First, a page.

'Experiments and Observations Made with Argand’s Patent Lamp,' The London Magazine, Vol 4, May 1785, 327-331

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In The Collected Letters of Erasmus Darwin, edited by Desmond King-Hele, Letter 86-6 from Erasmus Darwin to Josiah Wedgwood, 21 April 1786, starts off “Sir, Mr Nicholson is an ingenious and accurate man …” and continues a series of discussions between the men about oil lamp designs, leading to the comment that “The pyramidical lamp would be more pleasing to they eye than the concentric one of Mr Nicholson.”

Having been searching for Nicholson’s concentric lamp since 2012, I was delighted to finally track it down in The London Magazine, of May 1785:

 


Experiments and Observations Made with Argand’s PatentLamp.

Sir

As the attention of the world has been much excited by the powerful effects of Argand’s Lamp, and as there are many who are desirous of making use of it provided its advantages were clearly ascertained, I presume the following description of the instrument and its effects will not be unacceptable to the public.

Yours, &C.

N.

The apparatus consists of two principal parts, a fountain to contain the oil, and the lamp itself. Of the former it is unnecessary to speak: the lamp is constructed as follows.  The external parts consist of an upright metallic tube one inch and six-tenths in diameter, and three inches and a half in length, open at both ends. Within and concentric to this is fixed another tube of about one inch in diameter, and nearly of equal length; the space between these two tubes being left clear for the passage of air. The interior tube is closed at the bottom, and contains another similar tube a little more than half an inch in diameter. The third tube is soldered to the bottom of the second. It is perforated throughout so as to admit a current of air to pass through it, and the space between this tube and that which invirons it contains the oil. An ingenious apparatus, containing a piece of cotton cloth whose longitudinal threads are much the thickest, is adapted to nearly fill the space into which the oil flows. It is so contrived that the wick may be raised or depressed at pleasure.  When the wick is considerably raised it is seen of a tubular form, and by the situation of the tubes already described is accessible to the air, both by means of the central perforation and the space between the exterior and second tube. When the wick is lighted, the flame is consequently in the form of a hollow cylinder, and is exceedingly brilliant. It is rendered somewhat more bright, and perfectly steady, by adapting a glass chimney whose dimensions are nearly the same with that of the exterior tube first described.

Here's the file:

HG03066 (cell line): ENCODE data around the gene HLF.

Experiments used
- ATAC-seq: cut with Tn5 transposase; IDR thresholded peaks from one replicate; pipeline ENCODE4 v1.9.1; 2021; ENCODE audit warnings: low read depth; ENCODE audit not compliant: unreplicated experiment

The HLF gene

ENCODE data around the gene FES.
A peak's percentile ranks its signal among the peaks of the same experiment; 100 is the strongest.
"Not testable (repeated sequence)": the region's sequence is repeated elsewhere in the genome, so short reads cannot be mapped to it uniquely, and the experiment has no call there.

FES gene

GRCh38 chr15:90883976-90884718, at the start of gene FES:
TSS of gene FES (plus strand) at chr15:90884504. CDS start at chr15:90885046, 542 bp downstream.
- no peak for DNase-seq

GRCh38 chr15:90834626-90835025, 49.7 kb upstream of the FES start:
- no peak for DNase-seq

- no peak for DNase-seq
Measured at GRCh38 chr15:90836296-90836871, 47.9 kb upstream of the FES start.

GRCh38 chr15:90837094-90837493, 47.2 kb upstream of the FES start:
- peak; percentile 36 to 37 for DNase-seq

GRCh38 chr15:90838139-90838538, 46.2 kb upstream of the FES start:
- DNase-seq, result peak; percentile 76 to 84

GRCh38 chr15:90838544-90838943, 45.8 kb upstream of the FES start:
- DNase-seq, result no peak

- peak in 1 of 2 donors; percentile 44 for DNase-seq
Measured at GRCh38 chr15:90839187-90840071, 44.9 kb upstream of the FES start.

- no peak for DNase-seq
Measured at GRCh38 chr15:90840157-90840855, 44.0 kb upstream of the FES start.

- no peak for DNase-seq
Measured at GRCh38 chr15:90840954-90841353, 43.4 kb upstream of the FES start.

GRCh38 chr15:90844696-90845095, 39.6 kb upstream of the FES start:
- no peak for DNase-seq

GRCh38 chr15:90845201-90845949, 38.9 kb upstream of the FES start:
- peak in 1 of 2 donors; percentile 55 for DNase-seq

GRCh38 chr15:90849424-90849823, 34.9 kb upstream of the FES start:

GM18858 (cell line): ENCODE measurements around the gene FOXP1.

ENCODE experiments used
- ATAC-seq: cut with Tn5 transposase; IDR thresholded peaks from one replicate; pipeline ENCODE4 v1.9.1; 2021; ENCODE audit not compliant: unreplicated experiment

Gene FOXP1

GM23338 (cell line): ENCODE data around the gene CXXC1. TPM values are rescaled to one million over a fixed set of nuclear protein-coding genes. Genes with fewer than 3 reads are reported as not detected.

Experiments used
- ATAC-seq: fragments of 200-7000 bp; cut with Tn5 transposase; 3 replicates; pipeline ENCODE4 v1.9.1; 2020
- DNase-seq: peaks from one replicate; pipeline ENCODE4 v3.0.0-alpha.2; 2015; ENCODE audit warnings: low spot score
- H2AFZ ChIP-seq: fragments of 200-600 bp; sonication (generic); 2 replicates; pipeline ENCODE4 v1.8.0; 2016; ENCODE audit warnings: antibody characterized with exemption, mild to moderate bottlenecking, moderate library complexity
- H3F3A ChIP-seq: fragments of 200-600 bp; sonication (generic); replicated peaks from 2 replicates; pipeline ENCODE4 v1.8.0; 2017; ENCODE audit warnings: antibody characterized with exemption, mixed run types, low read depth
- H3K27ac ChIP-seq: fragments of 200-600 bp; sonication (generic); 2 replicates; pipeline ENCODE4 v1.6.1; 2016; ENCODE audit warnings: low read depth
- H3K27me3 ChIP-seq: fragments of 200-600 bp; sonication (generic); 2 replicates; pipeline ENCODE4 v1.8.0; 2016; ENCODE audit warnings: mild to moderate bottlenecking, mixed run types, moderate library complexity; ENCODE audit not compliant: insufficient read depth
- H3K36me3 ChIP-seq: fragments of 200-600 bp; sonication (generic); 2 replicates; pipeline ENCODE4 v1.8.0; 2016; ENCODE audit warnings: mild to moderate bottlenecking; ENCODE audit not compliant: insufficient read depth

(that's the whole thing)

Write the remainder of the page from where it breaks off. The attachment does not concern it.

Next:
I hope this short description will be sufficient to convey an adequate idea of the instrument and shall therefore proceed to mention its effects. If the central hole be stopped, the flame changes from a cylindrical to a pyramidical form, becomes much less bright, and emits a considerable quantity of smoke. If the whole aperture be entirely or nearly stopped and the combustion becomes still more imperfect. The access of air to the external and internal surfaces of the flame is of so much importance, that a sensible difference is perceived when the hand or any other flat substance is held even at the distance of an inch from the lower aperture. There is a certain length of wick at which the effect of the lamp is the best. If the wick be too much depressed, the flame, though white and brilliant, is short; if it be raised, the flame becomes longer, and consequently the light more intense and vivid. A greater increase of the length, increases the quantity of the light, but at the same time the upper part of the flame assumes a brown hue, and smoke is emitted.

The lamp was filled with oil and weighed, it was then lighted and suffered to burn so as to produce the greatest quantity of light without smoke. After burning one hour and fifty-two minutes, it was extinguished and found to have lost 589 grains of its weight. Now a pint of oil weights 6520 grains and costs sixpence three farthings in retail; the lamp therefore consumes oil to the value of one penny in three hours.  It remains to be shewn at what rate per hour the same quantity of light might be obtained from the tallow candles commonly used in families.

The candle called a middling fix, weighing upon an average the sixth part of a pound of avoirdupois, is 10¾ inches long, and 2 inches and 6/10 inch circumference. I have chosen to make my comparison with this candle as being, I imagine, most commonly used.  It is to be understood that the lamp gave its maximum light without smoke.

The best method of comparing two lights with each other, that I know of, is this: Place the greater light at a considerable distance from a white paper, the less light may be moved nearer or father from the paper, accordingly as the experiment requires. If now an angular body, as the most convenient figure, be held before the paper it will project two shadows, these two shadows can coincide only in part, and their angular extremities will in all positions but one be at some distance from each other: the shadows being made to coincide in a certain part of their magnitude, they will be bordered with a lighter shadow, occasioned by the exclusion of the light from each of the two luminous bodies respectively. These lighter shadows in fact are spaces of the white paper illuminated by the different luminous bodies, and may with the greatest ease be compared together, because at a certain point they actually touch one another. If the space illuminated by the less light appear brightest, that light is to be removed farther off; and on the contrary, if it be the most obscure, that light must be brought nearer the paper. A considerable degree of precision may be obtained by this method of judging of lights, and by this method the following comparisons were made.